Charesse Hagan

Charesse Hagan helps financial planners work smarter, grow their firms and offer exceptional services to their clients. She holds a bachelor’s degree in business administration and is an operations consultant at Charesse J. Hagan, LLC, and an FPA Coaches Corner coach for technology and operations. Find more resources from Hagan here.


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Stop Running and Start Planning for Productivity

As a productivity coach for financial advisers, I find it ironic that many advisers plan for their clients but not for themselves. When I say they don’t plan, I mean they don’t plan for the day, the week, the month and certainly not for the year. So of course, planning out five to 10 years isn’t even on their radar.

Planning can be the difference between growth and stagnation for your practice. Running through the day with no plan or vision of where you are going can work for a short time, but it causes stress, overwhelm and even grumpiness in the long run.

In order to become a more productive planner for your practice and develop a planning muscle that will support a thriving practice in 2030, here are a few things to begin working on now:

(1) Know What You Need and Value

Before you even look at your calendar, look inside to see what matters to you. When you know what you need and value, you can then let that guide your vision, mission and decision making for your practice. If can be very unfulfilling if you plan your day, week, month, year or ten years BEFORE you know what it is you need and value.

For example, if one of your needs is ‘family time’ but you never plan for it, productive planning can help you meet that need. This approach assures that your 10-year plan and your daily plan are in alignment with who you are and what you want.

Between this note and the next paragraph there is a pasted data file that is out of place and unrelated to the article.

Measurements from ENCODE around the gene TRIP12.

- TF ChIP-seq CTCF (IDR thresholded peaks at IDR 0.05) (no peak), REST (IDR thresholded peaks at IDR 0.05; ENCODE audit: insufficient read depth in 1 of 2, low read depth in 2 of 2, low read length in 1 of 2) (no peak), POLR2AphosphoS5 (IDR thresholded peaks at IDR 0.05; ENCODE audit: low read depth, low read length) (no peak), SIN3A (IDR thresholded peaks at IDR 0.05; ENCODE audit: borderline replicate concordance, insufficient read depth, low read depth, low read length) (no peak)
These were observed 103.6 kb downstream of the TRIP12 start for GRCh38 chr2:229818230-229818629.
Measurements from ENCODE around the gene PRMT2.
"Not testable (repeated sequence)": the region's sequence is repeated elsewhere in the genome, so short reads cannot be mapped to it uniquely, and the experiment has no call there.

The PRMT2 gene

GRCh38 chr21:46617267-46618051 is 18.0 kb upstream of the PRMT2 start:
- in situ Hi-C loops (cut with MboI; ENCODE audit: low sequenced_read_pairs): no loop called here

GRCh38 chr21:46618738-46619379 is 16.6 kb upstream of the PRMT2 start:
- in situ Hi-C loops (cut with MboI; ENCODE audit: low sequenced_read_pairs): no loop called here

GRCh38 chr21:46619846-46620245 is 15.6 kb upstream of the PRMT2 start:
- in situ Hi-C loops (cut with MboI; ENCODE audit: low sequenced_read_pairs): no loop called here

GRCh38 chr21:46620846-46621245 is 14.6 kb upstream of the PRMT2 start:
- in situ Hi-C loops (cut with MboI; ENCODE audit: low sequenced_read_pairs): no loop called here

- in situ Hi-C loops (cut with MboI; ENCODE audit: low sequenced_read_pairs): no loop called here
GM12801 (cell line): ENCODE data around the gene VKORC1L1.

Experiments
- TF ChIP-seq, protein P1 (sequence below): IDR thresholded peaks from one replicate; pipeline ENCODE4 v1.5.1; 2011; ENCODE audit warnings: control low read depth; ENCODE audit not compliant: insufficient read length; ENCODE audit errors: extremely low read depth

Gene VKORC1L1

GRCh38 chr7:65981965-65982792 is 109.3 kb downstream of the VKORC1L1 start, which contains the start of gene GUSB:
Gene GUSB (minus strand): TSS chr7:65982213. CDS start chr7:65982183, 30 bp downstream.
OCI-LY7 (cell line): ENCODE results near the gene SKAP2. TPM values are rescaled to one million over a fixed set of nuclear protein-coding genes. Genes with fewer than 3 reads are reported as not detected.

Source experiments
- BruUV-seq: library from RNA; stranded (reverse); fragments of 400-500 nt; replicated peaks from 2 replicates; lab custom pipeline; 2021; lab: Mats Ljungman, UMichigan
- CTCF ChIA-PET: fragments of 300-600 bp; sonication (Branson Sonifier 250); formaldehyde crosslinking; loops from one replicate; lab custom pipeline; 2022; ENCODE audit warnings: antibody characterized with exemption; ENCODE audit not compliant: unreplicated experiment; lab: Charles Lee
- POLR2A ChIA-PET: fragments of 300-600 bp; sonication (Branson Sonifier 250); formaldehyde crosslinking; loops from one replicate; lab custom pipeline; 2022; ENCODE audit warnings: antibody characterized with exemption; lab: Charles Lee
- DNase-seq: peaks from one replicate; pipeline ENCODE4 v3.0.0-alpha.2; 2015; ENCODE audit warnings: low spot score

(2) Create your Ideal Week

If you woke up on Monday and lived your life through Sunday night, how would it ideally unfold? This VISION is what you want to create. The chances of living your ideal week consistently are slim but without a vision of how you want your week to look, you’ll end up meandering through your days. This is no way to grow your practice or live your life. Many of my clients include an hour in their ideal week to assess their 3, 5 and 10-year plan progress. This also gives them the chance to check in on how they are aligning with their values and needs.

(3) Get Your Tasks Out of Your Head

If you have “the swirls,” which is keeping all your tasks in your head, waking you up at 2 a.m. in a cold sweat because you forgot to do them, please help your brain and get them on a to-do list.

The list never goes away, but you start to notice that the same tasks go undone. You start picking the easy, unimportant ones that move you no closer to your goals. Or, you procrastinate with ones you don’t want to do and then scramble at the last minute to complete them. And, my personal favorite, you do things that are not on your list but you’ll add them just so you can check them off! (Yes, I’ve been watching you.) A to-do list can certainly help your brain and work wonders for some people but if you want to get to the next level, keep reading.

(4) Schedule Your To-do List

This is probably the most important tip to being more productive on a day-to-day basis. The goal here is to completely wean yourself from your to-do list. Decide when you PLAN to get something done, put it in a time slot on your calendar and commit to doing it. It’s not for everyone but I dare you to try it. Once you develop this scheduling muscle, your roadmap to 2030 will become much easier.

(5) Stop Being Reactive

So often, financial advisers operate in a reactive versus proactive mode. They put out fires all day: answering emails and phone calls, tending to clients who “drop in” unexpectedly and accepting constant interruptions. Having a daily plan will make you more proactive and help you manage those interruptions. Having a long-term plan prevents you from continually chasing shiny pennies and gives you permission to stay focused on your path.

The power to stop running and start planning is within you. Master these planning skills and by 2030, you’ll be one fine-tuned productivity machine leading the pack, not being left behind.

Patty Kreamer

As a Productivity Coach for financial advisers, Patty Kreamer coaches her clients to clear the clutter that blocks their success, take control of their time and get more done. Productivity is the result of everything she does. Patty is a sought-after speaker, bestselling author and owner of Productivity Uncorked, LLC.

 

Editor’s note: This article originally appeared in the FPA Coaches Corner whitepaper “Action 2020: Create Business Success for Today and Tomorrow.” Download the whitepaper here